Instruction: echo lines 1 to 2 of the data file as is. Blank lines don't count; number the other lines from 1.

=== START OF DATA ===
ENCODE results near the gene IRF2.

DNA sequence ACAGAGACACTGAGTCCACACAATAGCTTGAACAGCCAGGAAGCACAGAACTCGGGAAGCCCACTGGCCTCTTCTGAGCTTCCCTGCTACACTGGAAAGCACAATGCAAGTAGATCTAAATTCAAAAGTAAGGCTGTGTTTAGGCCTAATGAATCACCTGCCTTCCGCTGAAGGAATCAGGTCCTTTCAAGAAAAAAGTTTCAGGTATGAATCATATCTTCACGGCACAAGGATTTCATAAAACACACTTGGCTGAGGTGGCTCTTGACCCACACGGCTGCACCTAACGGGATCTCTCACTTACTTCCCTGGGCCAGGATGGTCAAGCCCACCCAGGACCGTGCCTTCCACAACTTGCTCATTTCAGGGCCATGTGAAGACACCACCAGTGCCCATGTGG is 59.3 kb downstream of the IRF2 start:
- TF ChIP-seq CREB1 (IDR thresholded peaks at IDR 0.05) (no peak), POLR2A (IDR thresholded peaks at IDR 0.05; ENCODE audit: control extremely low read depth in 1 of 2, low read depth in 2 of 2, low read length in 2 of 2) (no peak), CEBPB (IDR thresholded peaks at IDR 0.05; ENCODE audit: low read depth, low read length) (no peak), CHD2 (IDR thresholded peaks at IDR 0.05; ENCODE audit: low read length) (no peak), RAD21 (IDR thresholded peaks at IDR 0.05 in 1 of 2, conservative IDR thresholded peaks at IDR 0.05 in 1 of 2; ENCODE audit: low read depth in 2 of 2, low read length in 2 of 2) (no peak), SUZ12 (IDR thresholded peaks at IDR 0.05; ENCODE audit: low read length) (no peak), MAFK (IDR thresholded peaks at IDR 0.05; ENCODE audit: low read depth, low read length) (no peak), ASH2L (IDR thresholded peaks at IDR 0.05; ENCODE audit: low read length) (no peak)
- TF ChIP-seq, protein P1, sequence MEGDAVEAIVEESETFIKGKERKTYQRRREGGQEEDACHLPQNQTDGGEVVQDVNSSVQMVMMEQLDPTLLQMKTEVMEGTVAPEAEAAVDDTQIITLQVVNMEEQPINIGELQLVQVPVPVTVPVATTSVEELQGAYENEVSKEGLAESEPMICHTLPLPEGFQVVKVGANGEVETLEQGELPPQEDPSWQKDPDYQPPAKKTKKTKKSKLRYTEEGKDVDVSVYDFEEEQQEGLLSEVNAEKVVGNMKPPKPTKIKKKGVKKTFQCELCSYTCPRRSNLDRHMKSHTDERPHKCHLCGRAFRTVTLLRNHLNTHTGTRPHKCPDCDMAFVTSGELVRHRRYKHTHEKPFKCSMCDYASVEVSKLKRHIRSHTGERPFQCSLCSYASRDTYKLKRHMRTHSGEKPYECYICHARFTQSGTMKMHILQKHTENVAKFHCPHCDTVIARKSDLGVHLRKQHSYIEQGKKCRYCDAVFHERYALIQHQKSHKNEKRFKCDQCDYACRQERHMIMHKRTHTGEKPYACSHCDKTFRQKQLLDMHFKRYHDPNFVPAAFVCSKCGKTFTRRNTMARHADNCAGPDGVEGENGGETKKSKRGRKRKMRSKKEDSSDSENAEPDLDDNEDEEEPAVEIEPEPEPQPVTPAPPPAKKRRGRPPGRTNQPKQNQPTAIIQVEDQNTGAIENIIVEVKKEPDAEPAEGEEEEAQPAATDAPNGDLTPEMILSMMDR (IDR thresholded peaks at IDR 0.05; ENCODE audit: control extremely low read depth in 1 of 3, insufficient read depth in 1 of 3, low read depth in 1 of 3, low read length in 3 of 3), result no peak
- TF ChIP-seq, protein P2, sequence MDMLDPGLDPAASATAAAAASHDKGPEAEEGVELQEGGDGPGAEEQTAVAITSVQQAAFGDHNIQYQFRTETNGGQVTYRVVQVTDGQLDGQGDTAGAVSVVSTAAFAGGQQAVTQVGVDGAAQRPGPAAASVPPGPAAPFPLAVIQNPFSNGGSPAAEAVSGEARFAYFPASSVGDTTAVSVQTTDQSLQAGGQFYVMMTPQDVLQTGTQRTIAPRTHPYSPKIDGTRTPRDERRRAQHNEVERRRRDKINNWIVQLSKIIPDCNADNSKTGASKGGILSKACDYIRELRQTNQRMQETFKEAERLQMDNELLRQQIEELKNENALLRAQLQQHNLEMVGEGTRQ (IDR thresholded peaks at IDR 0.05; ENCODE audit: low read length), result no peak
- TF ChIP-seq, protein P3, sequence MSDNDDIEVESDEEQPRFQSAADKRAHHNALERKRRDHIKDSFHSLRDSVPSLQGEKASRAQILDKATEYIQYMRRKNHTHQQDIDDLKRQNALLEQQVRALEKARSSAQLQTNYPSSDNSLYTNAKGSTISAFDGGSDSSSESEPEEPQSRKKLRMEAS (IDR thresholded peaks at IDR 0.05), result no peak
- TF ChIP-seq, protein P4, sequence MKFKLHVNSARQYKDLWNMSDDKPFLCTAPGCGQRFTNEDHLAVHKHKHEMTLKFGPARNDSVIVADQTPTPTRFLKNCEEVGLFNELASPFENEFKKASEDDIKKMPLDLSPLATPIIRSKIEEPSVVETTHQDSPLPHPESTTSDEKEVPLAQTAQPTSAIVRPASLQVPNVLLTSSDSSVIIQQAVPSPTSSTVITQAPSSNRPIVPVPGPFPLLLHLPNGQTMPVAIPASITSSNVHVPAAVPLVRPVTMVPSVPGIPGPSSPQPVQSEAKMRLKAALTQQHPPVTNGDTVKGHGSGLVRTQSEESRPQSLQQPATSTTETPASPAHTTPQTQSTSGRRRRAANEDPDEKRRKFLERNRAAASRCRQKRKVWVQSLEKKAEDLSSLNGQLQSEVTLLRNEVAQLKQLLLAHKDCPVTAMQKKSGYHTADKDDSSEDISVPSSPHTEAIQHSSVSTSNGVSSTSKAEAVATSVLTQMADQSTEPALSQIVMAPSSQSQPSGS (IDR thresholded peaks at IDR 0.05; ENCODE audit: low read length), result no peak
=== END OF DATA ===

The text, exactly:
ENCODE results near the gene IRF2.

DNA sequence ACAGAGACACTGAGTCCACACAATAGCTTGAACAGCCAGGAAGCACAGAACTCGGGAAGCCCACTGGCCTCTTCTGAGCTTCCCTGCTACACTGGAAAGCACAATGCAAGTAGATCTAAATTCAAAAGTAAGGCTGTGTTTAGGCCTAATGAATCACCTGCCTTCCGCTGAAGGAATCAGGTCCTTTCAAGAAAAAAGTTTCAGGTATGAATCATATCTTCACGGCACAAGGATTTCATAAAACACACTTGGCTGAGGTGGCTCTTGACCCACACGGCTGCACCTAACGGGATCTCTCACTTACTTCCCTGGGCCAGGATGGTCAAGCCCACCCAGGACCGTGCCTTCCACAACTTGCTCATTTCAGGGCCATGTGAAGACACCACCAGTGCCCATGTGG is 59.3 kb downstream of the IRF2 start: